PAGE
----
When you don't get enough sleep, your body may produce less cytokines, which are protective proteins that your immune system needs more when it's stressed out and battling an infection or inflammation.
How much sleep are we actually talking about? According to the National Sleep Foundation, persons up to the age of 64 should strive for seven to nine hours of sleep each night, while adults 65 and over should aim for between seven and eight. (Rolling on the bed? See our comprehensive guide to getting better sleep every night.)
6. Constantly wash your hands.
According to Dr. Blank, routinely washing your hands can help keep germs and viruses out of your mouth, nose, and eyes, which will benefit your immune system. According to her, "this lessens the type and amount of bacteria we are exposed to and prevents our immune system from becoming overworked."
The time it takes to hum "Happy Birthday" twice from beginning to end is the minimum length of time the Centers for Disease Control and Prevention (CDC) advises for washing your hands with soap and water.
7. Maintain a regular exercise schedule.
According to the National Library of Medicine, being physically active can aid in keeping viruses out of your lungs and airways, reducing your risk of contracting a cold, the flu, or other ailments. White blood cells and antibodies may circulate more broadly throughout your body as a result of exercise, making them more likely to identify diseases than they would otherwise.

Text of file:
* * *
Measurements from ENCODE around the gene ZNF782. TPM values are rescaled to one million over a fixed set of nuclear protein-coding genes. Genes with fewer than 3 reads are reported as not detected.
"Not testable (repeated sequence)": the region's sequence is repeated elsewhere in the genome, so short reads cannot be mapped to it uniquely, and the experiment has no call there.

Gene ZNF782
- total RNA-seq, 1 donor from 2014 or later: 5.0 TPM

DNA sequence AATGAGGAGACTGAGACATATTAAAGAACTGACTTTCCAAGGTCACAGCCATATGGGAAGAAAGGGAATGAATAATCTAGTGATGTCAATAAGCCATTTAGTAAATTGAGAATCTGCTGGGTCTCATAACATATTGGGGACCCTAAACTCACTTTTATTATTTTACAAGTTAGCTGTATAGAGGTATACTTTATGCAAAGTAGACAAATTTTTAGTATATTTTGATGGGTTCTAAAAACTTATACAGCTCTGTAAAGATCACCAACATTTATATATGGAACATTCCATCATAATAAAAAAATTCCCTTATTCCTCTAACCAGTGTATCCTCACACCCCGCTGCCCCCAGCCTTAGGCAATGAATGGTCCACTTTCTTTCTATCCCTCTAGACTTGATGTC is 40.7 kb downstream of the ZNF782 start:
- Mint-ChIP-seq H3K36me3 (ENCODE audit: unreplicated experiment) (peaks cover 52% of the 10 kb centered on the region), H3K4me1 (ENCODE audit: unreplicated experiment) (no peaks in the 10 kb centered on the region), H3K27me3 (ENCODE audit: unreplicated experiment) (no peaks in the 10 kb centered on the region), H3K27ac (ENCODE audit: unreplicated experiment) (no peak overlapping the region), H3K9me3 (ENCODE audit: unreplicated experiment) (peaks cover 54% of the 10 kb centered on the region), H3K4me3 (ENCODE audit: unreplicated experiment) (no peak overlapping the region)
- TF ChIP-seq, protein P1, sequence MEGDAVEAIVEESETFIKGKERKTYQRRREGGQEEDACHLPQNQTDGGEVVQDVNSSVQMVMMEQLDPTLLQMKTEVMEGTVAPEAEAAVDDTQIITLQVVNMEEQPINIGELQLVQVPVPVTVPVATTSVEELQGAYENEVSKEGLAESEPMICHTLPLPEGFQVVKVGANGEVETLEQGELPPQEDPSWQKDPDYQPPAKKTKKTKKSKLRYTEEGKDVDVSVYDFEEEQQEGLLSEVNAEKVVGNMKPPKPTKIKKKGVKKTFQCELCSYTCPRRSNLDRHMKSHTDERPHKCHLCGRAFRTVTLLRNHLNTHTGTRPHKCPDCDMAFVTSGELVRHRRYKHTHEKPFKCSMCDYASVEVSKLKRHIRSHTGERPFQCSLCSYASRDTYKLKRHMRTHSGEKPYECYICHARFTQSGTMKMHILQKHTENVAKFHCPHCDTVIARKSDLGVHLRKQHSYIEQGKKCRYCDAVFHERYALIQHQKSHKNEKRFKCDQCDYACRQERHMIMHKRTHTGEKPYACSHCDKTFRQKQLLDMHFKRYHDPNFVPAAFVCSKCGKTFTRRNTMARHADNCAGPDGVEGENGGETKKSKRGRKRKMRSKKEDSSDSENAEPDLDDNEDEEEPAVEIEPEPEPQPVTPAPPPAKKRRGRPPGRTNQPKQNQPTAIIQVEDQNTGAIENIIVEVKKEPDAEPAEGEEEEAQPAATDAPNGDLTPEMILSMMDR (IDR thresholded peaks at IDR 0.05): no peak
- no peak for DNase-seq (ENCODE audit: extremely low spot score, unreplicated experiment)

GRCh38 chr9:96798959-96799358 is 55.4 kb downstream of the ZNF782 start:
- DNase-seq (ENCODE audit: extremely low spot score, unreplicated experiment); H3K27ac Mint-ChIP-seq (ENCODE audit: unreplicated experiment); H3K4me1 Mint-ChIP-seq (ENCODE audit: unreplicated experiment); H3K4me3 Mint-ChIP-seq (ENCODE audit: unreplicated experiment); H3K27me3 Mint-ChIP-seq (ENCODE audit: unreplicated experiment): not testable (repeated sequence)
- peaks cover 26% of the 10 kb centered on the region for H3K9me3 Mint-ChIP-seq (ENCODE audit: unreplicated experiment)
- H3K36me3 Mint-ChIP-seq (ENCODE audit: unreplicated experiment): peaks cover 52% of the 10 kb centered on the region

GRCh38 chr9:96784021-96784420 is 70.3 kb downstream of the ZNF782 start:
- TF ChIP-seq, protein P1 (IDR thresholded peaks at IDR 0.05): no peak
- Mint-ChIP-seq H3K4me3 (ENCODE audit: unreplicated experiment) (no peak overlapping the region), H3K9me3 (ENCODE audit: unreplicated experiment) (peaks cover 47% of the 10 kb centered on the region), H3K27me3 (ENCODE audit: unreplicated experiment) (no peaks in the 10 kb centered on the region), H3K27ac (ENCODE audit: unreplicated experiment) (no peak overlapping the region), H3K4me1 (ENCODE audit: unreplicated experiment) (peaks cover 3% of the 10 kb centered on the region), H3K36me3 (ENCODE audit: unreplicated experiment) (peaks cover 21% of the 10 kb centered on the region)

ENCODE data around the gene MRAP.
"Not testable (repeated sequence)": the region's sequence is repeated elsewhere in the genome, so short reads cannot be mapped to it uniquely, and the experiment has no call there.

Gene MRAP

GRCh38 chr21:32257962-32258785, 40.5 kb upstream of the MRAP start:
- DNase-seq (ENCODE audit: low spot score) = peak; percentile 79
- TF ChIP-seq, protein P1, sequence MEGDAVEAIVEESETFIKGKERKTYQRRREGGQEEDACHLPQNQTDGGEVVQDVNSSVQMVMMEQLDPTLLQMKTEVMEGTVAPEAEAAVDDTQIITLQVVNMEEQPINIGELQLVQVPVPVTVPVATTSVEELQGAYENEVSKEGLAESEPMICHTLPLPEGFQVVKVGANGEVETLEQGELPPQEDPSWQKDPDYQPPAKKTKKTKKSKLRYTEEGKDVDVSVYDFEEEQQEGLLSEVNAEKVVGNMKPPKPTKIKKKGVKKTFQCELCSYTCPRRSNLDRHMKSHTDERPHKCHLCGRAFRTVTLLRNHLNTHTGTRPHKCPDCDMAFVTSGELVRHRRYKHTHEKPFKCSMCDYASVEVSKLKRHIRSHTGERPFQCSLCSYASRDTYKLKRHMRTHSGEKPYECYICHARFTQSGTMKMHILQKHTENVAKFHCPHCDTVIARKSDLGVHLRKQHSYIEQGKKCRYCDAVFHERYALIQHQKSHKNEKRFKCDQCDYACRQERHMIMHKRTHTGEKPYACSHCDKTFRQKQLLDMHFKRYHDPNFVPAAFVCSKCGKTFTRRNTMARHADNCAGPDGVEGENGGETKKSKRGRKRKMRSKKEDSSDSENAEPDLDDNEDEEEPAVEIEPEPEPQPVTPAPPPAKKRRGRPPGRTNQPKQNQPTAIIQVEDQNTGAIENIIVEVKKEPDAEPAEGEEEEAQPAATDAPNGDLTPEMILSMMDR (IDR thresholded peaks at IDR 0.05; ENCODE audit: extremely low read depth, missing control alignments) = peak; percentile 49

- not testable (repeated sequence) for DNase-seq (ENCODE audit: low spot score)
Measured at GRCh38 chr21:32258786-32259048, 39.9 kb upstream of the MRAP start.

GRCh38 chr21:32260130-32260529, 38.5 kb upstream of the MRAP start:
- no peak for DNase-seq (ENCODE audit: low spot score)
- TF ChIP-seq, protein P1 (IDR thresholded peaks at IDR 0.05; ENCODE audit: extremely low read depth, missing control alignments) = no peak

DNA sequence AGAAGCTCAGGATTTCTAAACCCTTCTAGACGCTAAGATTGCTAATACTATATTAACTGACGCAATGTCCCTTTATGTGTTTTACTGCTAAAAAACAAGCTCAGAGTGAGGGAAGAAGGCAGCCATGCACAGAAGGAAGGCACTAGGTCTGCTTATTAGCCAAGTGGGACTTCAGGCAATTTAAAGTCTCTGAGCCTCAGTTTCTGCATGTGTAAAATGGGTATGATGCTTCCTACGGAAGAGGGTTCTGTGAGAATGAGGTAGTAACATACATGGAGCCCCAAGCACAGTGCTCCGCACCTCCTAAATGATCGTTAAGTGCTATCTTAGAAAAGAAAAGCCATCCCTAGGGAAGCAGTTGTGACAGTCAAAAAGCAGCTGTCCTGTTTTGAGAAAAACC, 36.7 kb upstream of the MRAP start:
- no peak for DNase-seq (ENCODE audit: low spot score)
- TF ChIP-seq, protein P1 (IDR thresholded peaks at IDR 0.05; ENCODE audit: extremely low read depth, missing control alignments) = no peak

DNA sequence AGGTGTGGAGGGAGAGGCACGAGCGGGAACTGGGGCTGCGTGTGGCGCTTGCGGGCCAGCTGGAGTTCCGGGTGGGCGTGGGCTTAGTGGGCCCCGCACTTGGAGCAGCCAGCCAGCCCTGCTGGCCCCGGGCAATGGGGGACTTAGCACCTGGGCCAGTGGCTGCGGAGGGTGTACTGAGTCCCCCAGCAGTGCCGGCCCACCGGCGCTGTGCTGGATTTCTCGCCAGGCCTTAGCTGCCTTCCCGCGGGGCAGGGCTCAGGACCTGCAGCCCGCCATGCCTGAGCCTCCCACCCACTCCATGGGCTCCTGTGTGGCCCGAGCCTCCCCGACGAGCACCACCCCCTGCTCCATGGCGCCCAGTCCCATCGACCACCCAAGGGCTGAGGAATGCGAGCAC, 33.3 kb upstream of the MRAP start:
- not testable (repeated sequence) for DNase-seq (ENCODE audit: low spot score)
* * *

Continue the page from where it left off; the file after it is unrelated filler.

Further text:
8. In case you haven't already, stop smoking.
You already know that smoking is terrible for your health in a variety of ways, but according to Dr. Blank, it can also cause havoc and "direct damage" to some immune system components.
Smoking, for instance, immobilises cilia, the hair-like structures in your airways that assist in "sweeping" bacteria out. According to Dr. Blank, these cilia serve as the body's initial line of defence against respiratory infections. Germs can "far easier access" your lungs when they're immobile, she says. Bring on the sneezing and coughing.
Bottom line: Your immune system can be strengthened by incorporating specific lifestyle practises.
Of course, you might follow all the appropriate steps and still fall unwell. But by making an effort to strengthen your immune system now, your body will be better equipped to handle any infections that may come your way later.